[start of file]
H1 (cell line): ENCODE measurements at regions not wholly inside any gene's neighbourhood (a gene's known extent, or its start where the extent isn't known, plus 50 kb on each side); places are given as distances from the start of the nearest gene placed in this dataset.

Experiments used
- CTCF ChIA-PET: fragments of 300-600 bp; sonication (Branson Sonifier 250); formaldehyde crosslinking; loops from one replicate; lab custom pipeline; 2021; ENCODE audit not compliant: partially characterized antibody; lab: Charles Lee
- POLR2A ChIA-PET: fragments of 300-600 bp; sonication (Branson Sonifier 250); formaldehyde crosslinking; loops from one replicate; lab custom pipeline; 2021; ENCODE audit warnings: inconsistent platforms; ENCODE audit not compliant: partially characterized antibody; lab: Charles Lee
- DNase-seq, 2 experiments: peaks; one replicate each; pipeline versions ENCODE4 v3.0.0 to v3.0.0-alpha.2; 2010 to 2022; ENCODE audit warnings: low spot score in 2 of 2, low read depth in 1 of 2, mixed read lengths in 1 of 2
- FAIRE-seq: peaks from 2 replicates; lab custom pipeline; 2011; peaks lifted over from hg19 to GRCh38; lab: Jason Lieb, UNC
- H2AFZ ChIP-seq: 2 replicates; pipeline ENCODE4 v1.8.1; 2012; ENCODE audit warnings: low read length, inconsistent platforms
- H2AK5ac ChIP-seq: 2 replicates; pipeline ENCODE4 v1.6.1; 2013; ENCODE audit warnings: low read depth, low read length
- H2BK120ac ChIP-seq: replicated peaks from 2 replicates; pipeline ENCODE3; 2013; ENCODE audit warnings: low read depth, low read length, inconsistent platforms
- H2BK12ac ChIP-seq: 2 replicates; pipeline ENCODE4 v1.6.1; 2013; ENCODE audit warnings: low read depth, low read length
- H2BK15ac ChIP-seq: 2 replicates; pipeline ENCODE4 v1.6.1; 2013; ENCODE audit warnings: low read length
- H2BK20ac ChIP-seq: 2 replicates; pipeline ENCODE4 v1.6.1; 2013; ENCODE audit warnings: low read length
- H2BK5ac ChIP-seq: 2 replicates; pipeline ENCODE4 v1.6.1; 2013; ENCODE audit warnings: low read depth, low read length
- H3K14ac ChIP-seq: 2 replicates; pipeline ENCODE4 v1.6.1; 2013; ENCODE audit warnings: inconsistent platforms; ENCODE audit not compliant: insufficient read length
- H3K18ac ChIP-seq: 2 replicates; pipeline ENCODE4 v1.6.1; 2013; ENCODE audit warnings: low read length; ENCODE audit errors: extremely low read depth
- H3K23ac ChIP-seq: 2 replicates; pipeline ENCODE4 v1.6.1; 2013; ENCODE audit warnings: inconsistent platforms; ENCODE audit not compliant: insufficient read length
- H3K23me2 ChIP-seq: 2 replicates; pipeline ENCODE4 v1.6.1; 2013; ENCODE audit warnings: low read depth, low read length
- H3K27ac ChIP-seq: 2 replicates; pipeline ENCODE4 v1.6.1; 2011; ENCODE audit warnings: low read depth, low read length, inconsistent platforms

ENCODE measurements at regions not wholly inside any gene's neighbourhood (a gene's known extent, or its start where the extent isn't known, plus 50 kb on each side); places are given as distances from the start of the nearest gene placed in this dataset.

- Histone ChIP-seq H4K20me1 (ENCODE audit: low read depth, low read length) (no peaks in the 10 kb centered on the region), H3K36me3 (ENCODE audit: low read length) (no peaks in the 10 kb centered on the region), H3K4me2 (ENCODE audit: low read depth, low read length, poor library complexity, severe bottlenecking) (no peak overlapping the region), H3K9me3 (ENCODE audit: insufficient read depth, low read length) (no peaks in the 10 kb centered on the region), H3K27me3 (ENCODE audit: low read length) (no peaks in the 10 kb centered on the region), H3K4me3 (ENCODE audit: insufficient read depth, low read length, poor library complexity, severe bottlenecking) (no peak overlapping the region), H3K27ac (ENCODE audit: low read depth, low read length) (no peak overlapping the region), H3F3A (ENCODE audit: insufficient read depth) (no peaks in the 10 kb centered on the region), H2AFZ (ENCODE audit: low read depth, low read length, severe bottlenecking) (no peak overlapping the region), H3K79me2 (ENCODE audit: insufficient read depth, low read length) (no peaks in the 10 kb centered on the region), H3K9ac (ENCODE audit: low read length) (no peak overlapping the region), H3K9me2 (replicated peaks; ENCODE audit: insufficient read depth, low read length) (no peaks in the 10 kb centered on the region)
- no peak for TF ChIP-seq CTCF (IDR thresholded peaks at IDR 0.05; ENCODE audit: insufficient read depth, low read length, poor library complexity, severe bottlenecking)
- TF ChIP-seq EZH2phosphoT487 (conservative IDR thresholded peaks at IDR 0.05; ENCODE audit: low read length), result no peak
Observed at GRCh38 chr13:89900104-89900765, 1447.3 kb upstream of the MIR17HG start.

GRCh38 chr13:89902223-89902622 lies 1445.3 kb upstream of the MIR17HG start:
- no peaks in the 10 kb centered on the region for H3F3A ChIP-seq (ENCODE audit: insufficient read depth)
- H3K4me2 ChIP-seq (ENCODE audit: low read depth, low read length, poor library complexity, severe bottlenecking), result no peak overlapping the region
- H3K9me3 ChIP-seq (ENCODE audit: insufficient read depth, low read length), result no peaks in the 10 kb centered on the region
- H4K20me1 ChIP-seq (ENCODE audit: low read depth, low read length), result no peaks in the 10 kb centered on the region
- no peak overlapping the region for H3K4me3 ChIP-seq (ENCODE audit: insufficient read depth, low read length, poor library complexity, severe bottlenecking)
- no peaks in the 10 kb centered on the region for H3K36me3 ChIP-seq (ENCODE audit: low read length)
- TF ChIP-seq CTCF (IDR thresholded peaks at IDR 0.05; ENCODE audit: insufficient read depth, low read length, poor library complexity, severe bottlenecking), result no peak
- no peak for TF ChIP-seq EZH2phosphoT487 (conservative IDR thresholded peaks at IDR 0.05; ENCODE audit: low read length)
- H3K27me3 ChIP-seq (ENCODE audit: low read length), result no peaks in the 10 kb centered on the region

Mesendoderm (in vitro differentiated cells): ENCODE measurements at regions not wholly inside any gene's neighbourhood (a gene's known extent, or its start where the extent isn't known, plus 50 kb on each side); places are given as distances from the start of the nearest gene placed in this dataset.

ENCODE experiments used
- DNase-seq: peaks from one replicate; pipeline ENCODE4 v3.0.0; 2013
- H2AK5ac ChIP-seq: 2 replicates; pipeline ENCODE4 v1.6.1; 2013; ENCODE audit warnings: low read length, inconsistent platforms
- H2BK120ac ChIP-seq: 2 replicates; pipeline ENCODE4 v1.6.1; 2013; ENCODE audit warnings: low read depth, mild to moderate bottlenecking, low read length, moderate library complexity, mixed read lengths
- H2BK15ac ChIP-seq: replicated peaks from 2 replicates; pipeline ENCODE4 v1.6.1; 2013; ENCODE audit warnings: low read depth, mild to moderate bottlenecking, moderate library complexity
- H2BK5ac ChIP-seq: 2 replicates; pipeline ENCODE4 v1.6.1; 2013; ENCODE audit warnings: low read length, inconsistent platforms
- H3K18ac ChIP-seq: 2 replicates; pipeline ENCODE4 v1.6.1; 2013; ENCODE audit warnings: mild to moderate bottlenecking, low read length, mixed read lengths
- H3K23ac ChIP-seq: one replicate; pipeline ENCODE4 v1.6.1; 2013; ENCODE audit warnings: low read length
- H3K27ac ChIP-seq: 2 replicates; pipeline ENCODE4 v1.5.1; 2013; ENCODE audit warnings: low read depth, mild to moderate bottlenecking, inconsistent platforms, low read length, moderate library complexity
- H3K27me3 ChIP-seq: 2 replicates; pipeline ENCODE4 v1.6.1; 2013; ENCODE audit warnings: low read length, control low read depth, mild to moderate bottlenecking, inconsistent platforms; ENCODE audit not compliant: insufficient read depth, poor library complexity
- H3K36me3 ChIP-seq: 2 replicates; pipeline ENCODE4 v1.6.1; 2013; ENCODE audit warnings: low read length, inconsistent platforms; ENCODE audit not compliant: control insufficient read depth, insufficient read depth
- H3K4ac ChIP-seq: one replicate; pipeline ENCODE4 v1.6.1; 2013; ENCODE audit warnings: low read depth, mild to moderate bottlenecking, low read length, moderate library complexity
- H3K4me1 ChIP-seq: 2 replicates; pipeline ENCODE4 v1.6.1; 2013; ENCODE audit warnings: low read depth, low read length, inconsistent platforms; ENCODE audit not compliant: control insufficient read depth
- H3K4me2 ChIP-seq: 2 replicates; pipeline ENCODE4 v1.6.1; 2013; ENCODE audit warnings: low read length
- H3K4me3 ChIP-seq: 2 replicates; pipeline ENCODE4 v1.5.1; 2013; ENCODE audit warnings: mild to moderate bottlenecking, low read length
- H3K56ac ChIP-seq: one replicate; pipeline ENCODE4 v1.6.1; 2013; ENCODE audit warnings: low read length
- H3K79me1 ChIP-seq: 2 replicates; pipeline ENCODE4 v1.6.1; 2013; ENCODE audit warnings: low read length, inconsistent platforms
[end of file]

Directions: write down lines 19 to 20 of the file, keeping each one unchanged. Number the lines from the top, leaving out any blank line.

ENCODE measurements at regions not wholly inside any gene's neighbourhood (a gene's known extent, or its start where the extent isn't known, plus 50 kb on each side); places are given as distances from the start of the nearest gene placed in this dataset.

- Histone ChIP-seq H4K20me1 (ENCODE audit: low read depth, low read length) (no peaks in the 10 kb centered on the region), H3K36me3 (ENCODE audit: low read length) (no peaks in the 10 kb centered on the region), H3K4me2 (ENCODE audit: low read depth, low read length, poor library complexity, severe bottlenecking) (no peak overlapping the region), H3K9me3 (ENCODE audit: insufficient read depth, low read length) (no peaks in the 10 kb centered on the region), H3K27me3 (ENCODE audit: low read length) (no peaks in the 10 kb centered on the region), H3K4me3 (ENCODE audit: insufficient read depth, low read length, poor library complexity, severe bottlenecking) (no peak overlapping the region), H3K27ac (ENCODE audit: low read depth, low read length) (no peak overlapping the region), H3F3A (ENCODE audit: insufficient read depth) (no peaks in the 10 kb centered on the region), H2AFZ (ENCODE audit: low read depth, low read length, severe bottlenecking) (no peak overlapping the region), H3K79me2 (ENCODE audit: insufficient read depth, low read length) (no peaks in the 10 kb centered on the region), H3K9ac (ENCODE audit: low read length) (no peak overlapping the region), H3K9me2 (replicated peaks; ENCODE audit: insufficient read depth, low read length) (no peaks in the 10 kb centered on the region)